I hate ALS.
This disease took more from Dad than his final breath:
ALS stole his speech.
ALS stole his ability to eat, or even swallow his own saliva.
ALS stole enjoying a cup of coffee with friends at Waffle House.
ALS stole cruising through the mountains on his Harley.
ALS stole wood-chopping and physical chores he enjoyed.
ALS stole a good mechanic’s ability to work on his own car.
ALS stole hiking in the woods.
ALS stole his pride.
ALS stole his independence.
ALS stole his enjoyment of life.
ALS stole his laughter.
ALS stole his hope.
ALS stole my dad long before he died.
ALS, (aka Lou Gehrig’s disease) turned my father into a man I hardly knew. A man who didn’t know who to be or how to live if he couldn’t do all the things that made him, him.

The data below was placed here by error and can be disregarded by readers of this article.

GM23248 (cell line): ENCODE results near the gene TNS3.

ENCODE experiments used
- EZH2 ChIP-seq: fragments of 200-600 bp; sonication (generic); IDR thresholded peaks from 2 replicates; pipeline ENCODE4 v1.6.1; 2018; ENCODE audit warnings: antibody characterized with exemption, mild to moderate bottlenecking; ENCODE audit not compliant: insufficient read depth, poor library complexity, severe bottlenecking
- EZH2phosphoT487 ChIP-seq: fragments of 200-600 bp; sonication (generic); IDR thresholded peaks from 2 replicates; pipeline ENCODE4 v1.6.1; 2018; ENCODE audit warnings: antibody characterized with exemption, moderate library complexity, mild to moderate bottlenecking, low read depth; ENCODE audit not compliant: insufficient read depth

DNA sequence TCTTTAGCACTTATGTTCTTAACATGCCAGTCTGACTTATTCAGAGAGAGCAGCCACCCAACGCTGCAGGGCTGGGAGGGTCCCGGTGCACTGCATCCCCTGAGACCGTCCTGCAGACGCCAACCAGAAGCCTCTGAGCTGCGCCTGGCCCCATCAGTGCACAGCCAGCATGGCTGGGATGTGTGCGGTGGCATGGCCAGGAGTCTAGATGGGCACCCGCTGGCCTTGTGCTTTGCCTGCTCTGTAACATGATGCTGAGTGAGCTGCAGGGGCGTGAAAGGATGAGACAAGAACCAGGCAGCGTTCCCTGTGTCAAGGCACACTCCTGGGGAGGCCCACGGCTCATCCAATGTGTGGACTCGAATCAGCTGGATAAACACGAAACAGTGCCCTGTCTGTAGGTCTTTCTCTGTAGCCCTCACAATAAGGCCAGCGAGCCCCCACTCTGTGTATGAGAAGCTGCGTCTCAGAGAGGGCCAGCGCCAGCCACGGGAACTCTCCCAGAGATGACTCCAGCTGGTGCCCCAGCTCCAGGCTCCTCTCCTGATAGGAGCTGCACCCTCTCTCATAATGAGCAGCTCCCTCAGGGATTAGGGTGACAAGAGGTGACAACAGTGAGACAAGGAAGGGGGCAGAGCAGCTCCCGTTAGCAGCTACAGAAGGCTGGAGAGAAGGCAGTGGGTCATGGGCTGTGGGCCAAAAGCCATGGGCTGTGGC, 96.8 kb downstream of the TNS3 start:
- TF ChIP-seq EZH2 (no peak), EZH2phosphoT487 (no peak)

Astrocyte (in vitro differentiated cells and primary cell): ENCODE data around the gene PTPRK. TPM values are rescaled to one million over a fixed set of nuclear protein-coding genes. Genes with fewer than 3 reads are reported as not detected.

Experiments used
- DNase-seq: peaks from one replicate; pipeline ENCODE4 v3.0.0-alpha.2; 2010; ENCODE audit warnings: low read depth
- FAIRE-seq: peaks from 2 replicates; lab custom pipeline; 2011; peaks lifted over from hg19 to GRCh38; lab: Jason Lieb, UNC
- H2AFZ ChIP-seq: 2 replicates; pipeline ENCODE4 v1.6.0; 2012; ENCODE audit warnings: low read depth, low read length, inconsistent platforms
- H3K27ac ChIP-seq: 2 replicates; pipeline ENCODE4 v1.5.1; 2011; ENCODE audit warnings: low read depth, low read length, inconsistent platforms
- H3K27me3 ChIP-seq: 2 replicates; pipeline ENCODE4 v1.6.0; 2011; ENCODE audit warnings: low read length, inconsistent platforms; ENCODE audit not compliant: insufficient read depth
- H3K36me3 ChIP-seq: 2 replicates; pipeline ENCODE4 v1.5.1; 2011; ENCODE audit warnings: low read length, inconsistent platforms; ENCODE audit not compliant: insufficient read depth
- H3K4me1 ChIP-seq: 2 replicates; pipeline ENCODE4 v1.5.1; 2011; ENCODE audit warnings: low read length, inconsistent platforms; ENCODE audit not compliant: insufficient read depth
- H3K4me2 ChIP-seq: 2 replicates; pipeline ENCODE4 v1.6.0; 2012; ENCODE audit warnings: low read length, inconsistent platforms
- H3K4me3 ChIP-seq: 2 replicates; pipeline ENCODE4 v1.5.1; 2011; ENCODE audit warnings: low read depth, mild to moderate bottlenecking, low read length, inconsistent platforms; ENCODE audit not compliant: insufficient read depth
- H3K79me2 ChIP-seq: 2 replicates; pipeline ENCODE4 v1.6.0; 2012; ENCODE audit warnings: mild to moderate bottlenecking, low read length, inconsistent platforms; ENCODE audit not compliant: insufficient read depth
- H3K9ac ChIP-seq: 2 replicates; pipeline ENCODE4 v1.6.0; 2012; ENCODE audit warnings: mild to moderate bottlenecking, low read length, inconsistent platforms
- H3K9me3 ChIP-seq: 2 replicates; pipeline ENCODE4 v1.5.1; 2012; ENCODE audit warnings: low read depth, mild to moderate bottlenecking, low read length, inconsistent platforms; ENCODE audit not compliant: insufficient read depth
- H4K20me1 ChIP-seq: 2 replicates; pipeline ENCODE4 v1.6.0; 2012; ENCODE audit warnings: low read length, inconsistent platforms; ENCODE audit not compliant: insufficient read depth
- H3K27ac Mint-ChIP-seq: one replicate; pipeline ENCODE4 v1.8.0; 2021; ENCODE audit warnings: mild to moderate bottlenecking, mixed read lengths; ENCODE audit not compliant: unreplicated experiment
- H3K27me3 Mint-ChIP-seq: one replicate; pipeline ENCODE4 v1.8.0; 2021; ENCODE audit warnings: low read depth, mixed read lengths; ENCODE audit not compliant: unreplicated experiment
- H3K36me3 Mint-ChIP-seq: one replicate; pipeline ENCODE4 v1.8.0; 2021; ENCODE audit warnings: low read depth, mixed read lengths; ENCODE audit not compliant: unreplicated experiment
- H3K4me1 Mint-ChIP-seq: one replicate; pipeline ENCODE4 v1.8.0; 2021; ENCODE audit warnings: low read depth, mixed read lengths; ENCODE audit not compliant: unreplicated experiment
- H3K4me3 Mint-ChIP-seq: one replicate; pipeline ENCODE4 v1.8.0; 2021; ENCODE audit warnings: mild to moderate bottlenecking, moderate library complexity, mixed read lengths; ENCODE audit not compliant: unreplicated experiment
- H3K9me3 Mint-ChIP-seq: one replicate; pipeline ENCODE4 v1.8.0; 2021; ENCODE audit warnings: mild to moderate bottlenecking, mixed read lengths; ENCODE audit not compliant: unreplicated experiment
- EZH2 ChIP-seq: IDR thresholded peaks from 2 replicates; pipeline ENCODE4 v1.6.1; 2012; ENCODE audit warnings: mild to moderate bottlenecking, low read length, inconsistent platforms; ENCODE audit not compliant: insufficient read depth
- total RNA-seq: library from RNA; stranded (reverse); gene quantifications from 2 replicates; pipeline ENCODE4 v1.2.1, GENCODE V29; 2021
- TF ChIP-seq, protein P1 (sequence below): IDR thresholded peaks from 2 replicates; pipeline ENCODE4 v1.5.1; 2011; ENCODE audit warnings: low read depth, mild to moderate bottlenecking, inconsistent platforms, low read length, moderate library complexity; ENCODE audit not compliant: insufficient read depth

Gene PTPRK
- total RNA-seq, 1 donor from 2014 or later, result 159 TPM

There is no cure for this disease.
Current treatments may extend life a few months or make a person slightly more comfortable as their body betrays them little by little — but that’s poor consolation to anyone diagnosed with what is essentially a slow, cruel death sentence. It’s cruel to the victims of the disease, and cruel to all who care about them.
Every 90 minutes, someone in America is diagnosed with ALS, and someone else loses the battle against the disease.
May is ALS Awareness Month.
It’s also the month of my dad’s birthday.
Please consider making a donation to the ALS Assocation.
Even more importantly, please PRAY for everyone affected by the disease: in particular that they would not lose faith in the midst of the horrors of ALS. And please pray for all medical personnel who interact with ALS patients, especially that they would have great compassion for what the patients and their families are going through.